The community infrastructure policy (May 2010) outlines how state public sector entities will consider koala conservation outcomes in the planning and delivery of government supported community infrastructure. This policy replaces the state land freeze and assessment requirements for applicable Queensland Government supported community infrastructure activities within the SEQKPA.

The State Government Supported Community Infrastructure Koala Conservation Policy (PDF, 227K)* outlines how state public sector entities will consider koala conservation outcomes in the planning and delivery of government supported community infrastructure.

This policy replaces the state land freeze and assessment requirements for applicable Queensland Government supported community infrastructure activities within the South East Queensland Koala Protection Area (SEQKPA).

The purpose of this policy is to ensure that state activities not regulated through the SPP and SPRP meet the requirements of the SPP and SPRP, ensuring equitable treatment of state and non-state community infrastructure projects.

Infrastructure project compliance

It is a requirement under this policy that state infrastructure providers maintain and provide records of self-assessments against this policy for auditing purposes. State infrastructure providers should maintain details of their project and clearing requirements as EHP will monitor selected projects to assess compliance with provisions of this policy.

Nature Conservation (Koala) Conservation Plan 2006 and Management Program 2006-2016 (koala plan)

The effect of the koala plan in relation to planning and development assessment has been replaced by the koala planning instruments (SPRP, SPP). Other elements of the koala plan, such as policies relating to sequential clearing, use of a koala spotter, the rehabilitation of injured or sick koalas and translocation remain in place. As a result, the mapping of koala habitat areas under the koala plan (conservation, sustainability and urban koala) has been superseded by the SPRP and SPP koala habitat value maps. Sequential clearing requirements of koala habitat trees under the Nature Conservation Act 1992 is in place in koala districts A and B, and koala spotters are required in koala habitat areas in district A.

The koala plan, which came into effect on 2 October 2006, addresses the key threats facing koalas and sets out strategies to stop the decline of koala numbers and set in train the species' recovery. Issues addressed in the plan include:

  • habitat protection and vegetation clearing
  • development
  • state government infrastructure
  • vehicle mortality
  • dog attacks
  • translocation
  • research
  • zoos
  • public education
  • rehabilitation of sick, injured and orphaned koalas.

View the koala plan district area map (see availability)

Land-use planning and infrastructure decisions made prior to the commencement of the SPP on 31 May 2010 must consider koala conservation outcomes of the koala plan where relevant.

Resources

  • Nature Conservation (Koala) Conservation Plan 2006 and Management Program 2006–2016 (see availability)

Koala-sensitive Design Guideline: A guide to koala-sensitive design measures for planning and development activities

The Koala-sensitive Design Guideline: A guide to koala-sensitive design measures for planning and development activities (PDF, 2.0M)* (the KSD guideline) provides information for managers, land-use planners, infrastructure providers and development proponents. The guidelines determine and provide:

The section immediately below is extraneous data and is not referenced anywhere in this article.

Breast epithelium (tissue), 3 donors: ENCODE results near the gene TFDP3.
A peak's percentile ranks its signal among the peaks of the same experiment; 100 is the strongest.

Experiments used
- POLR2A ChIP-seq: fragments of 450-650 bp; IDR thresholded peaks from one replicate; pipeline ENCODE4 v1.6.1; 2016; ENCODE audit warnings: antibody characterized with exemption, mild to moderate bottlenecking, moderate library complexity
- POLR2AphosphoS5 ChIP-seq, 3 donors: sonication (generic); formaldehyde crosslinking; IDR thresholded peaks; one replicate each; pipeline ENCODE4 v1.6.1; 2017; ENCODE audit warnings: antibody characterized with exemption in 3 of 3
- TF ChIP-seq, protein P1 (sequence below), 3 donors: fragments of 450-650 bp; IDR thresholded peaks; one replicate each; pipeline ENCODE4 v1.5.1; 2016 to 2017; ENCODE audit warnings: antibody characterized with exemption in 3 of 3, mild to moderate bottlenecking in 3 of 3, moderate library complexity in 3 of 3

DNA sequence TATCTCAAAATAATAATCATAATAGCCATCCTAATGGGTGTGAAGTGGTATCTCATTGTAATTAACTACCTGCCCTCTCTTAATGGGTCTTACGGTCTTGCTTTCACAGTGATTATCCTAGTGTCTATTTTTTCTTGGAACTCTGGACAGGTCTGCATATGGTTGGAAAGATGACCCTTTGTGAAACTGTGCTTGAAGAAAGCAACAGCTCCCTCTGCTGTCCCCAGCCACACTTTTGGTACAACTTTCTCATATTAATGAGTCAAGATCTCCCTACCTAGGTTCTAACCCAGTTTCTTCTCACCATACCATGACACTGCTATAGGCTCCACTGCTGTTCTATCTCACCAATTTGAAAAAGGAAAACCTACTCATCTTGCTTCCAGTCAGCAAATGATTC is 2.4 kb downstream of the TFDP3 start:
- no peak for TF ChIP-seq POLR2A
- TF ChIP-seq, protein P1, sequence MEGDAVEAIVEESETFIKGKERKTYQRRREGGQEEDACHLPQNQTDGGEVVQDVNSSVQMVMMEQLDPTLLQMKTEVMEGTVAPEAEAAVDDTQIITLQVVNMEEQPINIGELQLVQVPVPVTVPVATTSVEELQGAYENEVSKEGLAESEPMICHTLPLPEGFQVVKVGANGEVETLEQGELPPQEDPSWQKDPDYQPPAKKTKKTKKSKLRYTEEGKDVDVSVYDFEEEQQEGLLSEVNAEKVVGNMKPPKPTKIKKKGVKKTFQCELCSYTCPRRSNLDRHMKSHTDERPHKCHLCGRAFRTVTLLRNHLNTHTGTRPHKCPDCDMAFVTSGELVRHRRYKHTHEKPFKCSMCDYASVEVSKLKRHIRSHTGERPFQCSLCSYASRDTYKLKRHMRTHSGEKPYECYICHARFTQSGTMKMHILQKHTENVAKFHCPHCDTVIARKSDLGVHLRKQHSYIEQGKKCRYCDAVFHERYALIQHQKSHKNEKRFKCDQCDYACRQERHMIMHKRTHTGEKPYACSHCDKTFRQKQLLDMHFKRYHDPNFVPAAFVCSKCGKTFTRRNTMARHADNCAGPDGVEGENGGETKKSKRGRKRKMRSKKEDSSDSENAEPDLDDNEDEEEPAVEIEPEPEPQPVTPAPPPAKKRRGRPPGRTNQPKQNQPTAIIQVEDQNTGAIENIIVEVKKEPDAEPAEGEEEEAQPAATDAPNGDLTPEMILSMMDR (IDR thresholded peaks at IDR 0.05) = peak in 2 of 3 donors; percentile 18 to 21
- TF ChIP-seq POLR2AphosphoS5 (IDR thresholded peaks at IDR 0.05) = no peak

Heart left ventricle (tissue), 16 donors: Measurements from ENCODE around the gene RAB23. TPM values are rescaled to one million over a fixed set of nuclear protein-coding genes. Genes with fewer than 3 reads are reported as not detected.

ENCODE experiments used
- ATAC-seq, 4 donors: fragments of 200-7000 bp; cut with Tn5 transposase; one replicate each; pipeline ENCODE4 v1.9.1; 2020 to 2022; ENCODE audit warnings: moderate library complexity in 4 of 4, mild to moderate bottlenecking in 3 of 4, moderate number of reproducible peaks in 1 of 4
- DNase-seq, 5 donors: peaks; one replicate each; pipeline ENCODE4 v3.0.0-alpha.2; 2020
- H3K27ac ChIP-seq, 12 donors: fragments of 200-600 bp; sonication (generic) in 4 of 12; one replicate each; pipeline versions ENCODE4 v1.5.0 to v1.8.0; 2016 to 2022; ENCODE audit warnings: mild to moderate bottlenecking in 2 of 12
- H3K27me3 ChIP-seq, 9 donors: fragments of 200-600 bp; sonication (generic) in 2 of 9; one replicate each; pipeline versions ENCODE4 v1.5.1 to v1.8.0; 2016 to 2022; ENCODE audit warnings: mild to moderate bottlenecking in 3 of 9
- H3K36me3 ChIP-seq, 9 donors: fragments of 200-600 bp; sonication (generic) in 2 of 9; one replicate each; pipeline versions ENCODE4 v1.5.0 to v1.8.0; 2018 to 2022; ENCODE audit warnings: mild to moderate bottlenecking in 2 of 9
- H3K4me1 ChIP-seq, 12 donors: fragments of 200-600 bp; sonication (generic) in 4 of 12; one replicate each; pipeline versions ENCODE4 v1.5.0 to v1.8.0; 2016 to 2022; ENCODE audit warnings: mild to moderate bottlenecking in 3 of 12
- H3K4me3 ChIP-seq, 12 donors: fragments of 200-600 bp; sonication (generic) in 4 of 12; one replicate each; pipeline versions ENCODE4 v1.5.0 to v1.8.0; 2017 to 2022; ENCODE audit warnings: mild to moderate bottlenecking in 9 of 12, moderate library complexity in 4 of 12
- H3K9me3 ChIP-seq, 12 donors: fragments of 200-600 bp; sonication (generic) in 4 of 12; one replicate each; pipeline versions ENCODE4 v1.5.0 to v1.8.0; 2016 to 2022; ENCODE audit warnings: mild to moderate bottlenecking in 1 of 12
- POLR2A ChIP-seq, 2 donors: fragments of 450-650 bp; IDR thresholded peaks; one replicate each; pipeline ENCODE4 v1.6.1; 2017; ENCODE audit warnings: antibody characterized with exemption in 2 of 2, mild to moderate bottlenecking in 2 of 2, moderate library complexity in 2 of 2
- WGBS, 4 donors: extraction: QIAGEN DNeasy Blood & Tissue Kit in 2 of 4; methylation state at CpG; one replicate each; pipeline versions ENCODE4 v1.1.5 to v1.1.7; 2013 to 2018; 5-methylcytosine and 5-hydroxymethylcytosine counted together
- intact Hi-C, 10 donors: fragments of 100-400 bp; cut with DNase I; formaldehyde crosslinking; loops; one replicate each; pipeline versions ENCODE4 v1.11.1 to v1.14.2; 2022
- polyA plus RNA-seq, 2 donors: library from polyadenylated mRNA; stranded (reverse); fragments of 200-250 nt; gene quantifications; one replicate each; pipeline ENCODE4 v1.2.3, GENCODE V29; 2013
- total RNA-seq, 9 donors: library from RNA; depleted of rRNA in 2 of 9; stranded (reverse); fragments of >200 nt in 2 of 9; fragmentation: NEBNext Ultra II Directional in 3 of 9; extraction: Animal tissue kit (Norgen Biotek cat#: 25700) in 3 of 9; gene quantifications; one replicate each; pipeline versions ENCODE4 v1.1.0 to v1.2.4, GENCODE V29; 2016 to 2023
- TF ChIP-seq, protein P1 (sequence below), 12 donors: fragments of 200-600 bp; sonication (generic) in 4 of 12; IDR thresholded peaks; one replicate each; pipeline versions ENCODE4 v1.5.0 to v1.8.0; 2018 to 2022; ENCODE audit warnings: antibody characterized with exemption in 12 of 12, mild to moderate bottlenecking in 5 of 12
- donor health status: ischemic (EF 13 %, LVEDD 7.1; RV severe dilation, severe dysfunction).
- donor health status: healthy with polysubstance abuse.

• the appropriate measures to help avoid and minimise the impacts of development and land-use planning on koala movement and dispersal
  • information on what is needed to meet the requirements of the SPRP to manage risk to koalas on site and safe movement opportunities and the SPP to ensure koala safety and movement are maximised through design and layout of development.

The KSD guideline (PDF, 2.0M)* provides information for managers, land-use planners, infrastructure providers and development proponents. The guideline determines appropriate measures to help avoid and minimise the impact of development and land use planning on koala movement and dispersal.

The guideline also provides information on what is needed to meet the requirements of the SPRP and the SPP. This information includes:

  • SPRP—managing risks to koalas on site, and safe koala movement opportunities
  • SPP—ensuring that koala safety and movement are maximised through design and layout of development.

The measures in this guideline do not replace the requirements of the SPP and the SPRP, particularly in regard to habitat retention. However, they are intended to assist in determining the most suitable outcome for koalas as a result of development or land-use planning.

Measures in this guideline are based on koala-sensitive design principles that help development:

  • retain and protect koala habitat values in their natural state to allow koalas to feed, rest and move around
  • achieve permeability for koalas through the landscape to ensure the safe movement of koalas within and across a site
  • reduce threats to resident and transient koalas.

The guideline is to be used to:

  • identify the threats or risks that development has on safe koala movement
  • help identify the appropriate koala safe fencing and measures to avoid and minimise those risks
  • provide principles, techniques and examples for consideration in the planning, design and layout stages of development
  • interpret the SPP and the SPRP outcomes for koala safe movement opportunities.

Resources

Available from the library catalogue

The documents referred to on this page are available from the department’s online library catalogue.

* Requires Adobe Reader

Last updated
21 May 2013